Burn Artifacts

During burning, changes occur that can mimic trauma and hinder identification (see Subheading 3.2.):

• Remnants of clothing around neck mimic ligature strangulation (Fig. 13).

• "Pugilistic posture" owing to muscle contraction from heat suggests "fight or flight"

• Splitting of skin and exposure of subcutaneum suggests incised wounds (see Fig. 4 and ref. 40).

• Heat blisters can form. They are either intact or open. A dried open area turns yellow to dark brown. These blisters are not necessarily a sign of vitality. Accelerants (kerosene, gasoline) can accentuate blister formation and skin slippage (49).

Fig. 10. Charred body. Teeth are protected from and more resistant to burning. (Courtesy of the Office of the Chief Medical Examiner, Chapel Hill, NC.)

Fig. 11. Charred body. Chest radiograph shows healed clavicle fracture (arrow). If ante-mortem radiographs have been disposed, and are not available for comparison, then a medical history of this injury still provides an identification consistency. (Courtesy of the Office of the Chief Medical Examiner, Chapel Hill, NC.)

Fig. 11. Charred body. Chest radiograph shows healed clavicle fracture (arrow). If ante-mortem radiographs have been disposed, and are not available for comparison, then a medical history of this injury still provides an identification consistency. (Courtesy of the Office of the Chief Medical Examiner, Chapel Hill, NC.)

Fig. 12. Charred body recovered from car fire. The only identifying feature described was a "webbed" toe. (A) Right forefoot. Presumed partial syndactyly between second and third toes (arrow). (B) Longitudinal autopsy cuts through web spaces. Upper section: fold of skin indicating partial syndactyly (arrow). Lower section: uninvolved web space (arrowhead).

Fig. 12. Charred body recovered from car fire. The only identifying feature described was a "webbed" toe. (A) Right forefoot. Presumed partial syndactyly between second and third toes (arrow). (B) Longitudinal autopsy cuts through web spaces. Upper section: fold of skin indicating partial syndactyly (arrow). Lower section: uninvolved web space (arrowhead).

Fig. 13. Burned necktie appearing as a ligature.

• A "red line" at the periphery of severely burned or charred skin mimics inflammation and suggests the victim was alive when the burns occurred (Fig. 14). Microscopic examination shows subepidermal blood.

• Heat fractures are not associated with soft tissue hemorrhage (49). Heat amputation of distal extremities is recognized by the presence of charring at the distal ends of the affected bones (Fig. 15). Similarly, charred skull fracture edges are indicative of heat effects. Heat fractures in the extremities are thought to arise from muscle shrinkage (47). Burning of the outer table reduces the strength of the bone. Heat-induced skull fractures are caused either by an increase in intracranial pressure caused by steam ("blow-out" fracture, i.e., fragments displaced outward) or desiccation of the outer table of the cranium (34,50). Heat effects can cause round holes in the skull suggesting a gunshot wound (Fig. 16 [50]). Herniation of cerebral tissue through the fracture defects can be seen (51). Observations regarding heat-induced skull fracture are contradictory. Fracture lines radiating from a skull defect are supposed to indicate a true injury (36). Calvarial heat fractures have been described as elliptical or circular without radiating fracture lines (cited in refs. 34 and 35). In contrast, Spitz observed several fracture lines radiating from a common center in burned skulls (47). A heat fracture of the calvarium is usually located above the temple and sometimes bilateral (47). These fractures are rarely limited to the external table (47). Cranial sutures tend not to burst even in a young individual; however, bursting of the coronal or sagittal suture was observed in a series of cremations (34,47).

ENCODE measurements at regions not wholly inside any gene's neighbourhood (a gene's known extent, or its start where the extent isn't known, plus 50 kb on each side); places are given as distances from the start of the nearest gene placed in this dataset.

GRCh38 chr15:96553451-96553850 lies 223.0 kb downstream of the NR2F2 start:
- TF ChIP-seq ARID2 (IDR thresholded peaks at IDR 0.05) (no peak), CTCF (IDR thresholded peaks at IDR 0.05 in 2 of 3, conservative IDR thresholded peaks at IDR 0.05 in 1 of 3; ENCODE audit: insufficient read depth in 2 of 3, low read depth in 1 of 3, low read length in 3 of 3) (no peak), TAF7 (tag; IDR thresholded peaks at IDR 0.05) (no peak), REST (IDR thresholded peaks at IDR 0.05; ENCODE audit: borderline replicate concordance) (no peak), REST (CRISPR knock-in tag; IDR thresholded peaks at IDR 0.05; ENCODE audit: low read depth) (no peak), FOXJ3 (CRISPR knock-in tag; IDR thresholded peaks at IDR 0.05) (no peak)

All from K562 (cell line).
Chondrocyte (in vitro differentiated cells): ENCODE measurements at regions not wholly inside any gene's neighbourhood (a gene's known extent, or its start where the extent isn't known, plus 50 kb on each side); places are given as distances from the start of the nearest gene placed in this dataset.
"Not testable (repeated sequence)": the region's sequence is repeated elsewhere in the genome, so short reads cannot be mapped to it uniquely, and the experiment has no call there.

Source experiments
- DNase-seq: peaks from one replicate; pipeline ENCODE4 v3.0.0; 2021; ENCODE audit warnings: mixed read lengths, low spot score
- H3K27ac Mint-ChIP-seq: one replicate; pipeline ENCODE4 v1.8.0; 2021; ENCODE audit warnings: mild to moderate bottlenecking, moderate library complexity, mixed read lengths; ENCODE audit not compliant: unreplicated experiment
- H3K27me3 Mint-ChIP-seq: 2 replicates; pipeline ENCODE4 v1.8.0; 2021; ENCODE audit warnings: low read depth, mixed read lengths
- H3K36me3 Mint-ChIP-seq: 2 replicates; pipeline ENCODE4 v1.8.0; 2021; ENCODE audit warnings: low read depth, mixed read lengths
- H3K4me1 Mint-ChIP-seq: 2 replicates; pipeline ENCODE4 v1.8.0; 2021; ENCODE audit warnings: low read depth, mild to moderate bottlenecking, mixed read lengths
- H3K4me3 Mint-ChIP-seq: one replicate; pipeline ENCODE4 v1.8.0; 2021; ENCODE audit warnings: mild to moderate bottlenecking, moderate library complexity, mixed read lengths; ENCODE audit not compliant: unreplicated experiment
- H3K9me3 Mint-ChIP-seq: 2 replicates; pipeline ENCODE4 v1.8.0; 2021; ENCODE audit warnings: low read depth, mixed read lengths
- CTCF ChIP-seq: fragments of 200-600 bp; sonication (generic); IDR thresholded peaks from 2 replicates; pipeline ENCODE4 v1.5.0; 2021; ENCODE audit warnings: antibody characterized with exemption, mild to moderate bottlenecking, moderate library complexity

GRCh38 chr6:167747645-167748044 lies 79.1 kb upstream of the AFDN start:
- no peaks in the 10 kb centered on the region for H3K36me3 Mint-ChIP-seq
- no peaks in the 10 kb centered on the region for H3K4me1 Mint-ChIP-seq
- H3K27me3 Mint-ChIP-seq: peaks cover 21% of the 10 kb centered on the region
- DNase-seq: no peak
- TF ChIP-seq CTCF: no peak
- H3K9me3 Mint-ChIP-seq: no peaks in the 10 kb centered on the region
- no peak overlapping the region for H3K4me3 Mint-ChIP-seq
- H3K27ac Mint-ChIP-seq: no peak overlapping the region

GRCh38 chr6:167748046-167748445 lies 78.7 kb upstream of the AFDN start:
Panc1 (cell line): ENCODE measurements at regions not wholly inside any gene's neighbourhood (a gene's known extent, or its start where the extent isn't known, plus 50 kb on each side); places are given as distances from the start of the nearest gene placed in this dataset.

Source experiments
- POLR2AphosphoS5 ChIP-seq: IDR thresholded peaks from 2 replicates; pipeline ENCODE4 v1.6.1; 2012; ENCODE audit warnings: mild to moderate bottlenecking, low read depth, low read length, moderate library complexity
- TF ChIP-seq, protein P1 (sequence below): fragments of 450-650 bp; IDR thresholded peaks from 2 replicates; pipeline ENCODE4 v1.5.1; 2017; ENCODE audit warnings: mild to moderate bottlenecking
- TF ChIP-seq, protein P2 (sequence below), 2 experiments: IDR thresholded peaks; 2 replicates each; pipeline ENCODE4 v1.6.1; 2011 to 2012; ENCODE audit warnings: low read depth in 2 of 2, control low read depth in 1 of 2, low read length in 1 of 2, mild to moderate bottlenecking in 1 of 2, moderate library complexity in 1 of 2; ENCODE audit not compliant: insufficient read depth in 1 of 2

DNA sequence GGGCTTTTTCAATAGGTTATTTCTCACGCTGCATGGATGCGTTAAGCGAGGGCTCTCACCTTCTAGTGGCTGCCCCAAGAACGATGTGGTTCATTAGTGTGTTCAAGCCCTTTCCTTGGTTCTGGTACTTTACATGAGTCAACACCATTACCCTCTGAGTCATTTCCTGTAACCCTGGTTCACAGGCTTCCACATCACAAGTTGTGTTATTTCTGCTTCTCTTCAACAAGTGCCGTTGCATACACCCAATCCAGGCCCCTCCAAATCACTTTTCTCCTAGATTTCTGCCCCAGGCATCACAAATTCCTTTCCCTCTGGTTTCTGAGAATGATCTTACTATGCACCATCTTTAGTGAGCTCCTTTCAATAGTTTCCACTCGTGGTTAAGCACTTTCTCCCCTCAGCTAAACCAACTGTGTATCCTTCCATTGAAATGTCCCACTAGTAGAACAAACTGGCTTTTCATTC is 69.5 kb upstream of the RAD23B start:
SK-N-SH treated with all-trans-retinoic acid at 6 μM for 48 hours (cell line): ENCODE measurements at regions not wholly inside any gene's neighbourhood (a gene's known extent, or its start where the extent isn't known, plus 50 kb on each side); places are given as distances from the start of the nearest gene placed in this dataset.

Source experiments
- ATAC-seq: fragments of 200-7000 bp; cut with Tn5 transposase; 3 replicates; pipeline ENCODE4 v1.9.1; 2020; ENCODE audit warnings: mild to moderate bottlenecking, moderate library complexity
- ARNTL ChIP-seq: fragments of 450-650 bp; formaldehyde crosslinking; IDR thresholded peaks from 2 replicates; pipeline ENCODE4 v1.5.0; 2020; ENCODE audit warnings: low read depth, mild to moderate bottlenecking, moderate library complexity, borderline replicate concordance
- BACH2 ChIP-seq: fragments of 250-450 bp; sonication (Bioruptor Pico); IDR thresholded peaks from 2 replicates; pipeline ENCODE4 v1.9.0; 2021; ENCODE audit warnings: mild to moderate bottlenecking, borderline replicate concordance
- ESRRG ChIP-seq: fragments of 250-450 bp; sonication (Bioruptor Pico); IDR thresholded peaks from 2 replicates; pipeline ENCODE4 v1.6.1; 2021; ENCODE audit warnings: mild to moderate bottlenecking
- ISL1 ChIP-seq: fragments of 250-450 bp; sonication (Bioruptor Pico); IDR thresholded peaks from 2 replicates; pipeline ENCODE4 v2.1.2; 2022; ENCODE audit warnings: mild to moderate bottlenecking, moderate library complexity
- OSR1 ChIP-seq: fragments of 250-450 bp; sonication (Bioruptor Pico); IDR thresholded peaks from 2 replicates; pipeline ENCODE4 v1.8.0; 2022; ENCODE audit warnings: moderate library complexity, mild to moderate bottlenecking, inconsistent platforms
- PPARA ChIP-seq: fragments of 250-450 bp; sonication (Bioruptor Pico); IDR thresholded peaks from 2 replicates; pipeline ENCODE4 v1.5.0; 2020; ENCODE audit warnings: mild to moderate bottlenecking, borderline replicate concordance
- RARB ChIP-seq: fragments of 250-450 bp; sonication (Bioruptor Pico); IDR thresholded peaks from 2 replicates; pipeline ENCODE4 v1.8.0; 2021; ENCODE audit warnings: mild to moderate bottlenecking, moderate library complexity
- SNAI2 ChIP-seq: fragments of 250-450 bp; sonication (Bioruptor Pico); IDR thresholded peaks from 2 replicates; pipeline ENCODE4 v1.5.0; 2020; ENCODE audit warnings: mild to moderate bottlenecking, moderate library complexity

• Disintegration of a burned body during extinguishing of fire by either rapid cooling of heated remains or disruption by water under high pressure hinders the assessment of trauma (48).

• Epidural hemorrhage, usually bilateral and associated with charring of the scalp and calvarium, is not the result of trauma (see refs. 42 and 49 and Fig. 17).

Fig. 14. "Red" line (arrows) at the edge between burned and unburned skin. (SeeCompanion CD for color version of this figure.)

• Shrunken, firm, yellow or light brown discolored ("cooked") brain is a heat artifact (47).

• Apparent exsanguination from the nostrils and mouth is observed as heat forces blood from the lungs into the airways (see Subheading 4.1., and ref. 47).

• Introduction of soot into the trachea, either during incision of the charred neck at autopsy or by disintegration from burning, gives the false impression of smoke inhalation (52).

• Treatment artifacts (see Subheading 5.2., Table 1).

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